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Hong Kong property faces new threat as banks squeezed on rates
[HONG KONG] Crunch the math behind Hong Kong's mortgage payments, and you'll spot signs of a potential hike in a rate that's key for the housing market.
That's the prime rate, which is individually set by banks. This is how home loans offered by banks commonly work in Hong Kong: you pay a floating rate that's equal to a spread on top of the one-month interbank rate known as Hibor, but that payment is capped by a rate that's equal to the prime rate minus a spread.
What's happening now is that as Hibor surged, the floating rate is starting to run into the cap, giving banks the incentive to raise the prime rate for the first time since 2006.
Cracks are already starting to appear in the world's least affordable housing market, even as the commercial property sector remains hot.
A gauge of home prices posted its biggest weekly drop since January at the end of October, and transactions have declined recently.
While analysts say ample liquidity may keep banks from raising the prime rate for now, the chance of a hike is increasing, especially with the Federal Reserve expected to lift rates next month. Under a currency peg, Hong Kong has little choice but to import US monetary policy.
"Secondary market transactions have started falling already," said Carie Li, an economist at OCBC Wing Hang Bank in Hong Kong. "The entire housing market may start to be affected from mid-2018, when the prime rate will have been raised. Because developers' mortgages are based on the prime rate, at that time those won't be as attractive, so the effect will be more obvious."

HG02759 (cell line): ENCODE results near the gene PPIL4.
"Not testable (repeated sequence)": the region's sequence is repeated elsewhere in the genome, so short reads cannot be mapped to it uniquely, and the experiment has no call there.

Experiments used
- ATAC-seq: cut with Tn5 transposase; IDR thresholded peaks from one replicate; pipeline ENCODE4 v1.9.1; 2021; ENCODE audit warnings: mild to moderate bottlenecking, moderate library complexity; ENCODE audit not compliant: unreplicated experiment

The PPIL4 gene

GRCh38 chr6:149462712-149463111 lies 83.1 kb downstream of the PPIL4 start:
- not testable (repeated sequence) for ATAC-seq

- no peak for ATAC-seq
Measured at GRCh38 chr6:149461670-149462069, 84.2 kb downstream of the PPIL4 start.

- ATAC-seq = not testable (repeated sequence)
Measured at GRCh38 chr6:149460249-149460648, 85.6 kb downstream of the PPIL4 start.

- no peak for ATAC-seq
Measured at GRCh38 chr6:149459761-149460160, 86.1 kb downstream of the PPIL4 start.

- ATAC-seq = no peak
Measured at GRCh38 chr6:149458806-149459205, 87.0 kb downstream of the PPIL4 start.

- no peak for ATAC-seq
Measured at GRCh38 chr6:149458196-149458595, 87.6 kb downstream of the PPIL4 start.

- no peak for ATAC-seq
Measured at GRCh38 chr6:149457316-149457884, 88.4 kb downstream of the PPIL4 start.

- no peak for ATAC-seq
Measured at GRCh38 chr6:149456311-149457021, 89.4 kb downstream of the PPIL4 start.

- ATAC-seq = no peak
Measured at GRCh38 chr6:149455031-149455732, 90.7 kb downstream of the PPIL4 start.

With its cage homes, car-size apartments and US$664,300 parking spaces, Hong Kong has become a notorious symbol of asset bubbles fueled by global monetary easing.
Home prices have tripled since the 2008 financial crisis as low borrowing costs and demand for property by wealthy mainland Chinese countered government efforts to cool the real estate sector.
Hong Kong's interbank rates have surged since mid-September, with the one-month Hibor reaching a nine-year high last week, amid heavy demand for first-time share sales, expectations for further US tightening and debt sales by the local monetary authority.
Since mid-2014, at least three-quarters of new mortgages each month have been priced based on Hibor, Hong Kong Monetary Authority data show. While each bank has its own prime rate, they tend to move in tandem. The rate offered by HSBC Holdings, the city's largest mortgage lender, is 5 per cent. HSBC didn't immediately comment, while Standard Chartered Plc declined to comment.
BOC Hong Kong Holdings, the second-biggest, said it will monitor market developments closely and keep mortgage rates under review.
Local home owners don't have to fret just yet. Plentiful liquidity and intense competition for mortgages will keep banks from raising the prime rate for now. But if Hibor climbs above 1 per cent, the likelihood of a hike will be much higher, according to OCBC Wing Hang's Li and Ivy Wong, managing director at Centaline Mortgage Broker Ltd.
"Banks may be afraid that if they raise the prime rate, they won't be able to compete," Ms Wong said. But when that rate starts rising, "psychologically, the effect will be more obvious because that will make people feel that the rate hike cycle has officially started."